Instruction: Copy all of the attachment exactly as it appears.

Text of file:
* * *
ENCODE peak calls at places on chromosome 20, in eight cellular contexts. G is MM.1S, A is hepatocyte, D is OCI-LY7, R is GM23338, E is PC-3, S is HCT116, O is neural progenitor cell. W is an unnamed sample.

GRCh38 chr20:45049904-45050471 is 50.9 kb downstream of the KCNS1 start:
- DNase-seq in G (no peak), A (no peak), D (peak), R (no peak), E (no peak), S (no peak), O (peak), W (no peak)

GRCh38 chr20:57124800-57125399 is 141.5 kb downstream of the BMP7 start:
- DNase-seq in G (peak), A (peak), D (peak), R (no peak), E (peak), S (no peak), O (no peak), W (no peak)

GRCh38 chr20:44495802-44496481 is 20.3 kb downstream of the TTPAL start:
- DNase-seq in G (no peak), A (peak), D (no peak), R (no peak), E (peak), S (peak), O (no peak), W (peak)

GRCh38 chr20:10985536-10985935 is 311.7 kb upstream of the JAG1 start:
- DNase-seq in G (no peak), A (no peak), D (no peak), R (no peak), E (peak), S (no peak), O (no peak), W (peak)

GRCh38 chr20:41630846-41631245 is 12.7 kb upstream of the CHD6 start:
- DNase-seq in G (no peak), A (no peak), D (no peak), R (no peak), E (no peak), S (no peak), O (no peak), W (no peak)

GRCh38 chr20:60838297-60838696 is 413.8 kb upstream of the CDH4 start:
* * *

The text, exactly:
ENCODE peak calls at places on chromosome 20, in eight cellular contexts. G is MM.1S, A is hepatocyte, D is OCI-LY7, R is GM23338, E is PC-3, S is HCT116, O is neural progenitor cell. W is an unnamed sample.

GRCh38 chr20:45049904-45050471 is 50.9 kb downstream of the KCNS1 start:
- DNase-seq in G (no peak), A (no peak), D (peak), R (no peak), E (no peak), S (no peak), O (peak), W (no peak)

GRCh38 chr20:57124800-57125399 is 141.5 kb downstream of the BMP7 start:
- DNase-seq in G (peak), A (peak), D (peak), R (no peak), E (peak), S (no peak), O (no peak), W (no peak)

GRCh38 chr20:44495802-44496481 is 20.3 kb downstream of the TTPAL start:
- DNase-seq in G (no peak), A (peak), D (no peak), R (no peak), E (peak), S (peak), O (no peak), W (peak)

GRCh38 chr20:10985536-10985935 is 311.7 kb upstream of the JAG1 start:
- DNase-seq in G (no peak), A (no peak), D (no peak), R (no peak), E (peak), S (no peak), O (no peak), W (peak)

GRCh38 chr20:41630846-41631245 is 12.7 kb upstream of the CHD6 start:
- DNase-seq in G (no peak), A (no peak), D (no peak), R (no peak), E (no peak), S (no peak), O (no peak), W (no peak)

GRCh38 chr20:60838297-60838696 is 413.8 kb upstream of the CDH4 start: